Total knee arthroplasty is a well-established procedure in the management of terminal stage arthritis. Among the techniques (posterior-stabilized vs posterior cruciate retaining total knee arthroplasty) it is unclear whether one design has superior outcome over another. The purpose of the present study was to directly compare clinical and radiological outcomes of these two designs.
Methods: A prospective study involving 29 patients who received a cruciate-retaining implant were compared to 30 patients who received posterior-stabilized prosthesis. The patients were followed up at 3 monthly intervals in the first year and 6 monthly thereafter. At 2years follow-up time clinical and radiological evaluation done and results were analyzed.
Results: At 2 years follow-up time mean knee society scores improved from 47.19/34.2 (clinical/functional score) points to 91.9/89.25 points in the cruciate-retaining group and from 46.2/37.5 (clinical/functional score) points to 93.4/92.2 points in the posterior-stabilized group. The ranges of motion were 120.2° (range, 90° to 130°) and 125.3° (range, 100° to 140°) in the cruciate-retaining and posterior-stabilized group respectively, at 2-year follow-up. One had superficial infection (treated with dressing) and one patient with superficial infection required debridement.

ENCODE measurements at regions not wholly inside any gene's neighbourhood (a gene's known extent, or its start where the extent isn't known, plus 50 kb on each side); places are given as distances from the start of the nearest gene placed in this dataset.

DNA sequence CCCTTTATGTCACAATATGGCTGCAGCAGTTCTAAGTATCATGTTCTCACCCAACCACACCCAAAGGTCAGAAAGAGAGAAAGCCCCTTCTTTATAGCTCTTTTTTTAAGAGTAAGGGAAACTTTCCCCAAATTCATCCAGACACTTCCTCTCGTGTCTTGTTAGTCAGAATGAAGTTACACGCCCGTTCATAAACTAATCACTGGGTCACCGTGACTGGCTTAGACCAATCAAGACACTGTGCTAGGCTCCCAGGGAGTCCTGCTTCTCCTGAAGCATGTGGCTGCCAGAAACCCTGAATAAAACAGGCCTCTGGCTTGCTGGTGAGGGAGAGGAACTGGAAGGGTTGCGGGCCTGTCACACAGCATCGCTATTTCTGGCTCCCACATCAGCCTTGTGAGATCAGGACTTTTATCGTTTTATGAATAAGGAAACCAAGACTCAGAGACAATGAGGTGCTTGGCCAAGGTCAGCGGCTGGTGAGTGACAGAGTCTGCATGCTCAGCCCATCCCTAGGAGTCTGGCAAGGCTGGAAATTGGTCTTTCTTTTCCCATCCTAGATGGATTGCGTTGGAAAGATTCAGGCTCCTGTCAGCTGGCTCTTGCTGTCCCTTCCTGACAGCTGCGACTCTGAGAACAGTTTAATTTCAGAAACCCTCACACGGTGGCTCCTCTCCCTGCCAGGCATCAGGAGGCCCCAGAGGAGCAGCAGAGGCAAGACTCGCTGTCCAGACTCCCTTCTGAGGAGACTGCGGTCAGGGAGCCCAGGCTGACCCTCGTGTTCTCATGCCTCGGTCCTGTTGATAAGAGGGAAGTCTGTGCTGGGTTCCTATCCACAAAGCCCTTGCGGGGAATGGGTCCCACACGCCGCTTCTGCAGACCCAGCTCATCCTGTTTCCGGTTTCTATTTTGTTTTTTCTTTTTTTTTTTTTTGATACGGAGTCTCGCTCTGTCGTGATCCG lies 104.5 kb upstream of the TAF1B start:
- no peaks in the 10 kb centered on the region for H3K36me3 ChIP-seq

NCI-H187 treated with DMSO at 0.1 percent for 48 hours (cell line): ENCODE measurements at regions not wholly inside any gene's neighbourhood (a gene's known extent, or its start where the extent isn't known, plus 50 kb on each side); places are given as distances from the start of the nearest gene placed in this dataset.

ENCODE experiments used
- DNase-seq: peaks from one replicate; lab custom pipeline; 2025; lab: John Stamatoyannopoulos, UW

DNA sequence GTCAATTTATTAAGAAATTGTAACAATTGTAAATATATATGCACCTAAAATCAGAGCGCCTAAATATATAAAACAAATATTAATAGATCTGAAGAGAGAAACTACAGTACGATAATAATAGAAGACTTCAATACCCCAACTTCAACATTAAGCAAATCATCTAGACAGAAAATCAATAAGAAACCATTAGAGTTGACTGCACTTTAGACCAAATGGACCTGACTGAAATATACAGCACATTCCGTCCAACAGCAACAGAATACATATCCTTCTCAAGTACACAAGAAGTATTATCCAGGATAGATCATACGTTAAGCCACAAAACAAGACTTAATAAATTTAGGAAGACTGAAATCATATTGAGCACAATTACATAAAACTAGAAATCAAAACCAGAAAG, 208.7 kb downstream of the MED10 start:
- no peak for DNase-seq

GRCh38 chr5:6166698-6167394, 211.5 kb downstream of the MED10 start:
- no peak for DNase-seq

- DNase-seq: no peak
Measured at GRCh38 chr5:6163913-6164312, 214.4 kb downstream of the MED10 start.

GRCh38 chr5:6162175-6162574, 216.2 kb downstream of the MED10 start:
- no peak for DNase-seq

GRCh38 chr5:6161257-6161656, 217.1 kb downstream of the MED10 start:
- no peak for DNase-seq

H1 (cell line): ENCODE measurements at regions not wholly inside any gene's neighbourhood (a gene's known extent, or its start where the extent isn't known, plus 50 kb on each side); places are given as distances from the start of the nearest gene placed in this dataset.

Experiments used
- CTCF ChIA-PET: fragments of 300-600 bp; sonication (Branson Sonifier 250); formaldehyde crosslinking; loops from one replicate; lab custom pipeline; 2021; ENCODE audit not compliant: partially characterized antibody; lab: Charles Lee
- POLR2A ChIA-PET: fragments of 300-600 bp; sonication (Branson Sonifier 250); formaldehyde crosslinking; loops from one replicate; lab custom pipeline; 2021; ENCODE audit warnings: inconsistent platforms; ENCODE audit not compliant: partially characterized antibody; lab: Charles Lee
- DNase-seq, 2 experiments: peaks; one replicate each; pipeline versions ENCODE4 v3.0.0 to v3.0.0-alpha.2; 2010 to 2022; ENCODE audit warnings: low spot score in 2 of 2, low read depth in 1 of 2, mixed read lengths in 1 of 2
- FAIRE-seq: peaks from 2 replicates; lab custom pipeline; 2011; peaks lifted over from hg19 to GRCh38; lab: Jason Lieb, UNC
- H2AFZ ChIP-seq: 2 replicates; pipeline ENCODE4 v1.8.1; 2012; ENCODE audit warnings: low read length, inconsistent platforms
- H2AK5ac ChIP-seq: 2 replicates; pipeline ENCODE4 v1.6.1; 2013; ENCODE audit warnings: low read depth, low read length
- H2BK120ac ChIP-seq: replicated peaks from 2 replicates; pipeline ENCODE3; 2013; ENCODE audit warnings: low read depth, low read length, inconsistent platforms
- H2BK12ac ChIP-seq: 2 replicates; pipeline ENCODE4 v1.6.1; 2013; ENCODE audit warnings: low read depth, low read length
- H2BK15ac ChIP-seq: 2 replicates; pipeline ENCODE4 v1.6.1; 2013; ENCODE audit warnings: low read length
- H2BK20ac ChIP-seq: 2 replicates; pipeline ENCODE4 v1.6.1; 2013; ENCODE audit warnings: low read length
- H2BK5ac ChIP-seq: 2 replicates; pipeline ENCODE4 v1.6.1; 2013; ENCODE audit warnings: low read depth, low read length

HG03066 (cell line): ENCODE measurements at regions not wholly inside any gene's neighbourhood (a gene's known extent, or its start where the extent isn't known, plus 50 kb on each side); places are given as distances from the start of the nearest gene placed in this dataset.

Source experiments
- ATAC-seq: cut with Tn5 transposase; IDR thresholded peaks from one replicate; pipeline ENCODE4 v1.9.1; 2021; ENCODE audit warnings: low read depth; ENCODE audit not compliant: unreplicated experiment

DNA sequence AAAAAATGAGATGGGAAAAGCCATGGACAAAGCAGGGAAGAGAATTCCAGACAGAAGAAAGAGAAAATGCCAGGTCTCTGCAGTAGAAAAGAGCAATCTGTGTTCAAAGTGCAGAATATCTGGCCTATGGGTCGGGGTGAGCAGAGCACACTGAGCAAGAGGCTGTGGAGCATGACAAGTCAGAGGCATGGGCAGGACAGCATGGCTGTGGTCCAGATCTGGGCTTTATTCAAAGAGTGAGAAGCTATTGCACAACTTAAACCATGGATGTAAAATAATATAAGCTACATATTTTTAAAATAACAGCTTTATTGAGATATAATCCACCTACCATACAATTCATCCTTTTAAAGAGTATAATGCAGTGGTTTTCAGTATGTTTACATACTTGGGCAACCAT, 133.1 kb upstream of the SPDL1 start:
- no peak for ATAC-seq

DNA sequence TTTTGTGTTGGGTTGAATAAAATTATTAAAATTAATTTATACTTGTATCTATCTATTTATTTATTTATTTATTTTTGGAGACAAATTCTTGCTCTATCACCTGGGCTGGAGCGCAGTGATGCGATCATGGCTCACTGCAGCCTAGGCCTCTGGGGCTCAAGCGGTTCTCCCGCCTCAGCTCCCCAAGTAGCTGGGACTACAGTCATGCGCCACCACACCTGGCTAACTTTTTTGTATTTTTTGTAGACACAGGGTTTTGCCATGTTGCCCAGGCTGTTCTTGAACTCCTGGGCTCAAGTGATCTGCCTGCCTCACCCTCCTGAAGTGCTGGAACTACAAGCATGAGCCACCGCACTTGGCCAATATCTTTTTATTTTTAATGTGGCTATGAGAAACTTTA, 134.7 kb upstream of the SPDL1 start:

Conclusions: This study did not conclusively demonstrate the superiority of one knee design over the other, but clinical and functional score and range of motion were marginally better in patients with posterior stabilized implants which were not statistically significant.